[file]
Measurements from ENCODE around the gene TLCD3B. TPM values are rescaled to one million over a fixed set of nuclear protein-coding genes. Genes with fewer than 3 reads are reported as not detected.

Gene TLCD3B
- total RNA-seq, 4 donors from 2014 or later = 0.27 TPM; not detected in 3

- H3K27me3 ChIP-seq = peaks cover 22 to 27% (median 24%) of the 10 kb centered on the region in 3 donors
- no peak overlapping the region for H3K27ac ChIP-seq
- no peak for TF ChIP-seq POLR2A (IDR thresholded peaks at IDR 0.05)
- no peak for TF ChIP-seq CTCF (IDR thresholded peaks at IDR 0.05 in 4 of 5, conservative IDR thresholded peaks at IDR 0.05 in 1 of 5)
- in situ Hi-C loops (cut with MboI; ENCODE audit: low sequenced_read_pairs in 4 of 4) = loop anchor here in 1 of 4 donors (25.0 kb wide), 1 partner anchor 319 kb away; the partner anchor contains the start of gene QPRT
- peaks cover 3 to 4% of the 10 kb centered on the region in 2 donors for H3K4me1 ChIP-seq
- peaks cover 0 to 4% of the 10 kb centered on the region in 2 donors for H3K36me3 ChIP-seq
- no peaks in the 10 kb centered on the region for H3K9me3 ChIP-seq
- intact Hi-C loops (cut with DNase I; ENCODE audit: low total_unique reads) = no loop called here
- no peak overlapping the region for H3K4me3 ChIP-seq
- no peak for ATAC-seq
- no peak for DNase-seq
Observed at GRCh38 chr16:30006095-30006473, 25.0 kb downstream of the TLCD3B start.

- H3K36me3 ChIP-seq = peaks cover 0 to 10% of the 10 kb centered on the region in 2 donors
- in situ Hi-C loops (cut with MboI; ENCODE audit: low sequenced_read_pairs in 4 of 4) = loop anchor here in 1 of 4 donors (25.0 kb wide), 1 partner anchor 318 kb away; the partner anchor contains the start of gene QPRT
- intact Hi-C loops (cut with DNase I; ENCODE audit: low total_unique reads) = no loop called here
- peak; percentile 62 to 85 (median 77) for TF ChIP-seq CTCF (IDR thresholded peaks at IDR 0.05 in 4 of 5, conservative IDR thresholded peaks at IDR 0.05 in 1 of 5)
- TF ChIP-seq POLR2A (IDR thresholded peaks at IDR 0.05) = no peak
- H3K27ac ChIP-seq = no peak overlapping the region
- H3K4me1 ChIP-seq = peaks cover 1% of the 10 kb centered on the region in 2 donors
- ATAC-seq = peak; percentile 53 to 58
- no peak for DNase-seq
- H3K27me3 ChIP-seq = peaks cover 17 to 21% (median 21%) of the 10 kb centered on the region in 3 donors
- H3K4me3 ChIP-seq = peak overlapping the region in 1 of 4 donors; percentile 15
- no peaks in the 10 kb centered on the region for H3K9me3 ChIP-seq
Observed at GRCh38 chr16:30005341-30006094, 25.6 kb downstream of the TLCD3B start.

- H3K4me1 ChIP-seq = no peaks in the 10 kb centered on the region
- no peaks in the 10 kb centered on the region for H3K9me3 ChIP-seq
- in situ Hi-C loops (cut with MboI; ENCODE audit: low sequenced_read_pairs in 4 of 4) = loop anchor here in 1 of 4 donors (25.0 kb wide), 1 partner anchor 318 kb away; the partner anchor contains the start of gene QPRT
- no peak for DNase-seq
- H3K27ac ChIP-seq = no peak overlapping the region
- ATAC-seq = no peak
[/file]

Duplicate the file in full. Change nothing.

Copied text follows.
Measurements from ENCODE around the gene TLCD3B. TPM values are rescaled to one million over a fixed set of nuclear protein-coding genes. Genes with fewer than 3 reads are reported as not detected.

Gene TLCD3B
- total RNA-seq, 4 donors from 2014 or later = 0.27 TPM; not detected in 3

- H3K27me3 ChIP-seq = peaks cover 22 to 27% (median 24%) of the 10 kb centered on the region in 3 donors
- no peak overlapping the region for H3K27ac ChIP-seq
- no peak for TF ChIP-seq POLR2A (IDR thresholded peaks at IDR 0.05)
- no peak for TF ChIP-seq CTCF (IDR thresholded peaks at IDR 0.05 in 4 of 5, conservative IDR thresholded peaks at IDR 0.05 in 1 of 5)
- in situ Hi-C loops (cut with MboI; ENCODE audit: low sequenced_read_pairs in 4 of 4) = loop anchor here in 1 of 4 donors (25.0 kb wide), 1 partner anchor 319 kb away; the partner anchor contains the start of gene QPRT
- peaks cover 3 to 4% of the 10 kb centered on the region in 2 donors for H3K4me1 ChIP-seq
- peaks cover 0 to 4% of the 10 kb centered on the region in 2 donors for H3K36me3 ChIP-seq
- no peaks in the 10 kb centered on the region for H3K9me3 ChIP-seq
- intact Hi-C loops (cut with DNase I; ENCODE audit: low total_unique reads) = no loop called here
- no peak overlapping the region for H3K4me3 ChIP-seq
- no peak for ATAC-seq
- no peak for DNase-seq
Observed at GRCh38 chr16:30006095-30006473, 25.0 kb downstream of the TLCD3B start.

- H3K36me3 ChIP-seq = peaks cover 0 to 10% of the 10 kb centered on the region in 2 donors
- in situ Hi-C loops (cut with MboI; ENCODE audit: low sequenced_read_pairs in 4 of 4) = loop anchor here in 1 of 4 donors (25.0 kb wide), 1 partner anchor 318 kb away; the partner anchor contains the start of gene QPRT
- intact Hi-C loops (cut with DNase I; ENCODE audit: low total_unique reads) = no loop called here
- peak; percentile 62 to 85 (median 77) for TF ChIP-seq CTCF (IDR thresholded peaks at IDR 0.05 in 4 of 5, conservative IDR thresholded peaks at IDR 0.05 in 1 of 5)
- TF ChIP-seq POLR2A (IDR thresholded peaks at IDR 0.05) = no peak
- H3K27ac ChIP-seq = no peak overlapping the region
- H3K4me1 ChIP-seq = peaks cover 1% of the 10 kb centered on the region in 2 donors
- ATAC-seq = peak; percentile 53 to 58
- no peak for DNase-seq
- H3K27me3 ChIP-seq = peaks cover 17 to 21% (median 21%) of the 10 kb centered on the region in 3 donors
- H3K4me3 ChIP-seq = peak overlapping the region in 1 of 4 donors; percentile 15
- no peaks in the 10 kb centered on the region for H3K9me3 ChIP-seq
Observed at GRCh38 chr16:30005341-30006094, 25.6 kb downstream of the TLCD3B start.

- H3K4me1 ChIP-seq = no peaks in the 10 kb centered on the region
- no peaks in the 10 kb centered on the region for H3K9me3 ChIP-seq
- in situ Hi-C loops (cut with MboI; ENCODE audit: low sequenced_read_pairs in 4 of 4) = loop anchor here in 1 of 4 donors (25.0 kb wide), 1 partner anchor 318 kb away; the partner anchor contains the start of gene QPRT
- no peak for DNase-seq
- H3K27ac ChIP-seq = no peak overlapping the region
- ATAC-seq = no peak